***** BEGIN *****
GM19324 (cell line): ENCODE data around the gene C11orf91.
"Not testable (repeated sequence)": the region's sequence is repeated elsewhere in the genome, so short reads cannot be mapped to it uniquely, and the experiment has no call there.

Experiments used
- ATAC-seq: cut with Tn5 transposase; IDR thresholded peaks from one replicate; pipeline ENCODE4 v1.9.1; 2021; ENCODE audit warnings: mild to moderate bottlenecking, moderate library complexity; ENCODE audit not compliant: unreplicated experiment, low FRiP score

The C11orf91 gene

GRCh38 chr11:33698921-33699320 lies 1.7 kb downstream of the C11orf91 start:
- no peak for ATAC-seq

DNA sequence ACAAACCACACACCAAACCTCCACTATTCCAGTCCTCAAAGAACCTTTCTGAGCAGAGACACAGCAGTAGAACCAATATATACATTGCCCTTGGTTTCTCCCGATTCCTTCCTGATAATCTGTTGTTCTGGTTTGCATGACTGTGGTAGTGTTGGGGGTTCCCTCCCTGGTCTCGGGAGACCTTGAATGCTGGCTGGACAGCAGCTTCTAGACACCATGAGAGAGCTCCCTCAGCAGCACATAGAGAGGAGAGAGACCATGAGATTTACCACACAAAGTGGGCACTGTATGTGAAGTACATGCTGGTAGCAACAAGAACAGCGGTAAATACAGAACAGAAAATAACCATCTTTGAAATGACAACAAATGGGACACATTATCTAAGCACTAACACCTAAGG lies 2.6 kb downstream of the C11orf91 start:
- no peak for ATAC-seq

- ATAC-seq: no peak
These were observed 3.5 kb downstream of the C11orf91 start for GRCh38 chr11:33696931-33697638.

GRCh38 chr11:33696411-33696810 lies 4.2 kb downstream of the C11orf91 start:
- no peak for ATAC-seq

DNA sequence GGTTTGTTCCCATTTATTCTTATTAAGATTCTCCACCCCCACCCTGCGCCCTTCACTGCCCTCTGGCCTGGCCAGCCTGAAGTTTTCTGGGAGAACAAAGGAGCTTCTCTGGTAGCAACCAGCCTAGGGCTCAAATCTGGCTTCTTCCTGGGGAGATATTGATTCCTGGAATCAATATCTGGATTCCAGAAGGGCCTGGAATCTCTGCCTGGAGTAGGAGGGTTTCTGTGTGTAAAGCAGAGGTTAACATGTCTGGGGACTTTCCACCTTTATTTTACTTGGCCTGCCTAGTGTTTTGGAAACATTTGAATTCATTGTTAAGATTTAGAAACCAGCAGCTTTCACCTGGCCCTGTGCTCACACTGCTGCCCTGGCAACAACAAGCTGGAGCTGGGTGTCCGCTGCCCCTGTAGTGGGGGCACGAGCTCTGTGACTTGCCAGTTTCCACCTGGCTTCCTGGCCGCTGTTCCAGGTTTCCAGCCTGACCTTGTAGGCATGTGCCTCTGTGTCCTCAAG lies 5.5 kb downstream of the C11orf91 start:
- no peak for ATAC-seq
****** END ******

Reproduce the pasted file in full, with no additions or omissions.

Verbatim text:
GM19324 (cell line): ENCODE data around the gene C11orf91.
"Not testable (repeated sequence)": the region's sequence is repeated elsewhere in the genome, so short reads cannot be mapped to it uniquely, and the experiment has no call there.

Experiments used
- ATAC-seq: cut with Tn5 transposase; IDR thresholded peaks from one replicate; pipeline ENCODE4 v1.9.1; 2021; ENCODE audit warnings: mild to moderate bottlenecking, moderate library complexity; ENCODE audit not compliant: unreplicated experiment, low FRiP score

The C11orf91 gene

GRCh38 chr11:33698921-33699320 lies 1.7 kb downstream of the C11orf91 start:
- no peak for ATAC-seq

DNA sequence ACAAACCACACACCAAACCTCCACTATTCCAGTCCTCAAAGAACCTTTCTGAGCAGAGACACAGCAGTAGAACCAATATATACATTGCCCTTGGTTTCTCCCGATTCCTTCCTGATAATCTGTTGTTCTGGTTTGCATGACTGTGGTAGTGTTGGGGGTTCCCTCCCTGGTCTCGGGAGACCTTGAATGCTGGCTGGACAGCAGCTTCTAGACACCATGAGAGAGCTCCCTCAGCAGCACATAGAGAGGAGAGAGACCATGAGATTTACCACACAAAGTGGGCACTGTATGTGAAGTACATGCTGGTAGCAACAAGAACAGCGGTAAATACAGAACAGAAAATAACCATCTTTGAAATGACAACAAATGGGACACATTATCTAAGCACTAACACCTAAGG lies 2.6 kb downstream of the C11orf91 start:
- no peak for ATAC-seq

- ATAC-seq: no peak
These were observed 3.5 kb downstream of the C11orf91 start for GRCh38 chr11:33696931-33697638.

GRCh38 chr11:33696411-33696810 lies 4.2 kb downstream of the C11orf91 start:
- no peak for ATAC-seq

DNA sequence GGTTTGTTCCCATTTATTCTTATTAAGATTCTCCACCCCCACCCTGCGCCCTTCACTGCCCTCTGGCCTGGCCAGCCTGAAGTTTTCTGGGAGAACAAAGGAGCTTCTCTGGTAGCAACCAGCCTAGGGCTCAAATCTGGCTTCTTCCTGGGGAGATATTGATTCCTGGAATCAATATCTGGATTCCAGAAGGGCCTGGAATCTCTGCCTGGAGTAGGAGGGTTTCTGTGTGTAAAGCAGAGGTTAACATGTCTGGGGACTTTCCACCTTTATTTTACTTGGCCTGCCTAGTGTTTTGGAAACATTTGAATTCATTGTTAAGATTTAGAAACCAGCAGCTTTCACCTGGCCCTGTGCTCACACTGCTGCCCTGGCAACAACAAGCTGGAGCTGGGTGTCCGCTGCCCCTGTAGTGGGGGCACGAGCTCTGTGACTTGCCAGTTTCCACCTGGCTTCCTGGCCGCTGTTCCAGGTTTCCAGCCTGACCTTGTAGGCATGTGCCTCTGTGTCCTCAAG lies 5.5 kb downstream of the C11orf91 start:
- no peak for ATAC-seq